Yet another type of formed-film sheet material useful herein is described in U.S. Pat. No. 3,929,135, Thompson, Dec. 30, 1975, and consists of hydrophobic polymer films having holes which are in the form of tapered capillaries. These "tapered capillary" topsheets are also known for use in absorbent articles, including adult incontinence articles. They may be prepared from various hydrophobic polymers, as mentioned hereinabove; typically, low density polyethylene having thickness of from 0.0025 to 0.0051 cm is employed.
Reference to U.S. Pat. No. 3,929,135 can be made in order to further visualize tapered capillary topsheets. In use, the apices of the capillaries in such tapered capillary topsheets are in contact with the underlying absorbent core material. Generally, tapered capillaries are in the form of a frustrum of a conical surface, but it is to be understood that any generally tapered structure, such as a frustrum of a pyramid or the like with a triangular, square, or polygonal base, is within the term "tapered capillary"; circular tapered capillaries, however, are used in this description for convenience. It is also to be understood that the tapered capillaries can be asymmetric (i.e., the angle of taper on one side can be different from that on another side) and that the angle of taper can change continuously (i.e., be curved) over the distance from base to apex. In the latter case, the angle of taper is defined as the angle of the tangent to the side of the capillary at its point of minimum apex opening dimension. The angle of taper suitable for use in topsheets according to the practice of this invention is from about 10° to about 60°.
Base opening dimension of the capillaries is defined as the maximum open measurement in the plane of topsheet at said tapered capillary. Apex opening dimension is defined as the maximum open measurement in the apex of said tapered capillary, which apex is remote from the plane of the topsheet. When the tapered capillary is in the form of a frustrum of a conical surface, the base and apex opening dimensions are, respectively, the base diameter and the apex diameter. Base diameter and apex diameter are hereinafter used interchangeably with, respectively, base opening dimension and apex opening dimension.
The tapered capillary apex diameter is a diameter which will allow liquid to readily pass from the surface of the topsheet to the underlying absorbent core. The apex diameter is from about 0.004 to about 0.100 inch (0.010 to 0.254 centimeter), preferably from about 0.005 to about 0.020 inch (0.013 to 0.051 centimeter).
The tapered capillary base diameter is selected to satisfy two criteria. The first of these is the subjective feel of the surface of the topsheet which contacts the skin of the user. It has been discovered that polyethylene can be made to exhibit pleasing, cloth-like, non-waxy attributes when the base diameter is within the range from about 0.006 to about 0.250 inch (0.015 to 0.635 centimeter). Preferably, the base diameter should be within the range of from about 0.030 to about 0.060 inch (0.076 to 0.152 centimeter). The second criterion is that the capillary base diameter be small enough to allow an expected liquid droplet to bridge across at least one capillary. This criterion is satisfied by the above dimensions for disposable diapers and sanitary items.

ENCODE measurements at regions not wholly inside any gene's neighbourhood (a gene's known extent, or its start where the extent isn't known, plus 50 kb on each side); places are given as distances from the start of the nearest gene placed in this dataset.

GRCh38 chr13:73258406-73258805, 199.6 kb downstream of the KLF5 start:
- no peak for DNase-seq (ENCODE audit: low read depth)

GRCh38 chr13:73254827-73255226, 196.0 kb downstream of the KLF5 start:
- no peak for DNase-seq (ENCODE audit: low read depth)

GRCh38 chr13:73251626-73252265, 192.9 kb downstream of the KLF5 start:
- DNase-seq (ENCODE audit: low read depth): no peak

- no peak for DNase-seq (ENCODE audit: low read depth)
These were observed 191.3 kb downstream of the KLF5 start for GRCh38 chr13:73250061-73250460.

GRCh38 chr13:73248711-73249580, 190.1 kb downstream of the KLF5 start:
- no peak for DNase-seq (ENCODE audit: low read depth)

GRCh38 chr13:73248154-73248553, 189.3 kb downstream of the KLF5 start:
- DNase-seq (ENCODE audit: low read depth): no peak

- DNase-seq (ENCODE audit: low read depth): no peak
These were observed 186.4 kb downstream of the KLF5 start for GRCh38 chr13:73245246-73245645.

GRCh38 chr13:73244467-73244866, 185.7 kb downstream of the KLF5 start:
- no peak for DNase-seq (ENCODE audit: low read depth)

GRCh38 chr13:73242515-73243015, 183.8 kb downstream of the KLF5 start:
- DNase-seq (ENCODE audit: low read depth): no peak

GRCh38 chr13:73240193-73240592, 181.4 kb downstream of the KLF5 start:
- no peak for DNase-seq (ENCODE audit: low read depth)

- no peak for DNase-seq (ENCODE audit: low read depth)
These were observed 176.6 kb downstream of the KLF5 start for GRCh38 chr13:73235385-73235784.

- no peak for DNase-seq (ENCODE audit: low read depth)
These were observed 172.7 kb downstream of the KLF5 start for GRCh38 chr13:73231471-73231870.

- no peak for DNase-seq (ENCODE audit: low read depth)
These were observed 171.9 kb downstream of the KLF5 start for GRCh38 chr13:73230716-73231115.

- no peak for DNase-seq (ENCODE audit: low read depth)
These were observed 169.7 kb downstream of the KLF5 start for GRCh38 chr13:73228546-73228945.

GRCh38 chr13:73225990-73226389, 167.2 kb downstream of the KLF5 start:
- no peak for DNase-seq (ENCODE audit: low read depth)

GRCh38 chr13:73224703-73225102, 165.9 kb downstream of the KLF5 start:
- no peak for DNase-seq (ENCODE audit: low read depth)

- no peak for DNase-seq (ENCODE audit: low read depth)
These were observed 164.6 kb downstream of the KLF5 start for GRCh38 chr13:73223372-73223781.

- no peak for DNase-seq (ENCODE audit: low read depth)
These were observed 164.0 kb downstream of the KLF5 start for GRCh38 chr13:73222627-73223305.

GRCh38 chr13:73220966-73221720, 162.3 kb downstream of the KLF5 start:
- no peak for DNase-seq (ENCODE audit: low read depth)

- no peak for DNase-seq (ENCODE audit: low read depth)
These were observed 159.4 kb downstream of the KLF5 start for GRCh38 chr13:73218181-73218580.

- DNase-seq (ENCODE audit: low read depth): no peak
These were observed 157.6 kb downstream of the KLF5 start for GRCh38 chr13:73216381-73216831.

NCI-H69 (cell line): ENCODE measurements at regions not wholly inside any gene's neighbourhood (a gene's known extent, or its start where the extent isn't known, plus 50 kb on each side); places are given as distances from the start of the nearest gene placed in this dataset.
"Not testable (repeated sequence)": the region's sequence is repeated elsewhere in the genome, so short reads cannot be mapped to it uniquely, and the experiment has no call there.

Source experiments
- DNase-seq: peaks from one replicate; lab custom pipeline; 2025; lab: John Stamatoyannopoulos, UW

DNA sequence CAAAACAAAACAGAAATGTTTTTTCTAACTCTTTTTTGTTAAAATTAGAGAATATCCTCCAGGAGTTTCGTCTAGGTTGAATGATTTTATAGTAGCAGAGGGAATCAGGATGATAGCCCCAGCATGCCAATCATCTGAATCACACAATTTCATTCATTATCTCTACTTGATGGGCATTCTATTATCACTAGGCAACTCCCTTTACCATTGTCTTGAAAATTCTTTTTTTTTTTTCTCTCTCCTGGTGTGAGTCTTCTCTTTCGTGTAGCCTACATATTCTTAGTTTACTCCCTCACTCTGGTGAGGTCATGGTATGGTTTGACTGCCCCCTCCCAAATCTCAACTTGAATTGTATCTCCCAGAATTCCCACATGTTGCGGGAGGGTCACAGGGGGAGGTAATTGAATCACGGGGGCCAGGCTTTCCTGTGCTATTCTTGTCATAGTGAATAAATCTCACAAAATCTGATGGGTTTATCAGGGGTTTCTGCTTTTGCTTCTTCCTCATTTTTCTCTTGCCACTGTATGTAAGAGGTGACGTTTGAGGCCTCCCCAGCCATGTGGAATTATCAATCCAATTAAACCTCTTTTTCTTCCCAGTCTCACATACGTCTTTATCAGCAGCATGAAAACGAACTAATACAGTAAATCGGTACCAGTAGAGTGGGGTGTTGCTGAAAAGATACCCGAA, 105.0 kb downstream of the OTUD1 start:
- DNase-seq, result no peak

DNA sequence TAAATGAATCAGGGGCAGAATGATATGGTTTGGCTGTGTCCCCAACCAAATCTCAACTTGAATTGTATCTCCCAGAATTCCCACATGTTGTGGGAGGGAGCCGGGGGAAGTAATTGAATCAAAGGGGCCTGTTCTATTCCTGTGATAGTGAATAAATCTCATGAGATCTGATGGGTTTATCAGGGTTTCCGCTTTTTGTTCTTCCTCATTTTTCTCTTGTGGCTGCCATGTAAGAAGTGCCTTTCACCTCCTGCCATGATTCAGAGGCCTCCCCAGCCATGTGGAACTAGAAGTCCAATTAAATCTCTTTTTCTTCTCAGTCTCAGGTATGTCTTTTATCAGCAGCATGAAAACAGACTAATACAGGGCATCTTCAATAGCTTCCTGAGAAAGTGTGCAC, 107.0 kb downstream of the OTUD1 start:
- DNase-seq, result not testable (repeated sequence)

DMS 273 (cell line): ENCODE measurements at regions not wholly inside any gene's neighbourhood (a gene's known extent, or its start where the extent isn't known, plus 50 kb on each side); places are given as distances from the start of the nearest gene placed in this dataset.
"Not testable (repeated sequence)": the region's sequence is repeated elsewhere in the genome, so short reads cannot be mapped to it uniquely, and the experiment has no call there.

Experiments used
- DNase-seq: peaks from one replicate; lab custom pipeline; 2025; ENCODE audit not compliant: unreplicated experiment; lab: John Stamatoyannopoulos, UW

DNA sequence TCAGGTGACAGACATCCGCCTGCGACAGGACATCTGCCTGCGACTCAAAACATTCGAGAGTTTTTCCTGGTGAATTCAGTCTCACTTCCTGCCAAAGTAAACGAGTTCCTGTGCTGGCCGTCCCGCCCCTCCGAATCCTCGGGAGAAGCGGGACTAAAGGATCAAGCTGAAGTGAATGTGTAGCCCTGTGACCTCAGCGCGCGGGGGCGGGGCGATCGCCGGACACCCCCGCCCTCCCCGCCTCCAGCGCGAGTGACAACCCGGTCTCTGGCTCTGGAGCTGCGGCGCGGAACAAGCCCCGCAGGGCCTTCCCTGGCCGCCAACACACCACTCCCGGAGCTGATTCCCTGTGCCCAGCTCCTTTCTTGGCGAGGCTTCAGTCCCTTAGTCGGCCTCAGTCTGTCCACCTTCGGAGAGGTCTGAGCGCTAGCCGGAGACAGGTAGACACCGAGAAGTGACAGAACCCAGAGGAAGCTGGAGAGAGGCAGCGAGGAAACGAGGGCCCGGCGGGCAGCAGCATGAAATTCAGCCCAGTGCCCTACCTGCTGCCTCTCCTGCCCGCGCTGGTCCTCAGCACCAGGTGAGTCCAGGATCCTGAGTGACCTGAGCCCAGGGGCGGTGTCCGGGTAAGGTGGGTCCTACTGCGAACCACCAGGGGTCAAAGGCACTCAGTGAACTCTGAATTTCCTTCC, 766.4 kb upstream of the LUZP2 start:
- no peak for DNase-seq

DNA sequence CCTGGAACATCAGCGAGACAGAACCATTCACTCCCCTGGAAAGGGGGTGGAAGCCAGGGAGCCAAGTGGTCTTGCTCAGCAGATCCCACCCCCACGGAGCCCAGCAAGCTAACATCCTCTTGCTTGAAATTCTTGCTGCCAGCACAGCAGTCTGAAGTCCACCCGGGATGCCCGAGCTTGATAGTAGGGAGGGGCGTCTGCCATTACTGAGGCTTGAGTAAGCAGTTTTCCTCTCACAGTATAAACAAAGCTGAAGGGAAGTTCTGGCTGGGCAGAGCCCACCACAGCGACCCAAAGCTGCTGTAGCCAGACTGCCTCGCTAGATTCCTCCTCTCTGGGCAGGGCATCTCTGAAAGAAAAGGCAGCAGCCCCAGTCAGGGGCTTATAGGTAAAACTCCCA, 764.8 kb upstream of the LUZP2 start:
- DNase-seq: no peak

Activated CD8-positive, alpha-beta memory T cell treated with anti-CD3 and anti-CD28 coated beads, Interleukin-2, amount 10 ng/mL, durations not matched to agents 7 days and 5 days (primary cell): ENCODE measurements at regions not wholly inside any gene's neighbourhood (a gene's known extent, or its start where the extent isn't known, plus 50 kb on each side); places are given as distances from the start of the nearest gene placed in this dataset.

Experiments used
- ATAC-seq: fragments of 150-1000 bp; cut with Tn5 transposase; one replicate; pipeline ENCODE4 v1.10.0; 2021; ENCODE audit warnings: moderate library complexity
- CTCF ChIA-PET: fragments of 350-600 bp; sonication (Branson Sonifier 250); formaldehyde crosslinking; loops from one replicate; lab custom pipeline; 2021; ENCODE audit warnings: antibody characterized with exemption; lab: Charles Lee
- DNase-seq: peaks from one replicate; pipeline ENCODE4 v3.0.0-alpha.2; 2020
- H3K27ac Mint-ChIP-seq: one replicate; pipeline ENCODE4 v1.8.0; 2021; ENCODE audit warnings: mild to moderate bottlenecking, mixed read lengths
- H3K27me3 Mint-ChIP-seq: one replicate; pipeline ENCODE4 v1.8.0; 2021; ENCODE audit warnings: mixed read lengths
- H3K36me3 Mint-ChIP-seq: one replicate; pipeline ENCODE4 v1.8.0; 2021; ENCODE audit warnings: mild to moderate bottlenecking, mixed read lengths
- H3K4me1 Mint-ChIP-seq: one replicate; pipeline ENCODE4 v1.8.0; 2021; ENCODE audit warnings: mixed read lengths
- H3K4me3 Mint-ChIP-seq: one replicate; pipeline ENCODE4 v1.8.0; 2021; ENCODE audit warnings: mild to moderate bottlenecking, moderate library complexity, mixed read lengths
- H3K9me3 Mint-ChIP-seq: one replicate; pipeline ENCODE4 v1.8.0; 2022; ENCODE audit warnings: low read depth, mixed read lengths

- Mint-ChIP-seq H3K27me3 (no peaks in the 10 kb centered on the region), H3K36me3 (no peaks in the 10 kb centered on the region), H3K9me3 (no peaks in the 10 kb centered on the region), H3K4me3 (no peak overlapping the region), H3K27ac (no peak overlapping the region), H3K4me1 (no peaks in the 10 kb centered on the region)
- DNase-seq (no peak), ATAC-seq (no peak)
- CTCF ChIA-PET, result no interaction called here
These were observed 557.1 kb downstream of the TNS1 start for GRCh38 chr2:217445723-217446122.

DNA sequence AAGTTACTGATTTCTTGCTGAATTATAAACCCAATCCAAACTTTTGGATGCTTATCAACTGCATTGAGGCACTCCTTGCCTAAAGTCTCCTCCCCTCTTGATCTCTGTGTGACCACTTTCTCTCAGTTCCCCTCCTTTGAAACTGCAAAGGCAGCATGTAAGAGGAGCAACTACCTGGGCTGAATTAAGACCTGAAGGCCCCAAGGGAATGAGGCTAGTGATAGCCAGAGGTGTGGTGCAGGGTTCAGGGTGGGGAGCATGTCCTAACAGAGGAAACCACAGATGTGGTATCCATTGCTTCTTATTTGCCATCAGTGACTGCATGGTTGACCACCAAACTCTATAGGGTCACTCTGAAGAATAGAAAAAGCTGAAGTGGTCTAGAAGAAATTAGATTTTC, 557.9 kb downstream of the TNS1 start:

The height of the tapered capillary is defined as the distance between the outermost surface of the topsheet (i.e., that surface which normally contacts the skin of the user) and the apex of the tapered capillary. This height, of course, depends upon apex diameter, base diameter, and angle of taper which have been selected as hereinbefore described. The height of the tapered capillary should provide a structure with a minimum tendency to collapse in use. The characteristics of the material of construction of the topsheet in large measure determine suitable ranges for the height. When the topsheet is low density polyethylene of from 0.001 to 0.002 inch (0.003 to 0.005 cm) thickness and apex diameter and base diameter are in the preferred range, and angle of taper α is in its critical range, the height of the tapered capillary can be from about 0.003 to about 0.159 inch (0.008 to 0.404 centimeter).
A state of relative dryness on the surface of the topsheet implies that most of the liquid which contacts the topsheet is transferred through it to the absorbent element. This in turn implies that each isolated droplet of fluid in contact with the topsheet must be in contact with the base diameter of a tapered capillary. This state of affairs can best be achieved if the land area (the area of the topsheet that exists between the bases of the tapered capillaries) is maintained at a minimum. The minimum limiting value is the case where conical tapered capillaries or pyramid's tapered capillaries are provided in close packed array (where the periphery of the base of each capillary is in contact on all sides with the periphery of the base of adjacent capillaries). The preferred arrangement of minimum land area tends to insure that an individual droplet will contact at least one tapered capillary. A preferred arrangement in disposable diapers is where the tapered capillaries as hereinbefore described are in ordered arrangement with from about 30 to about 1500 tapered capillaries per square inch of topsheet (5 to 231 per square centimeter).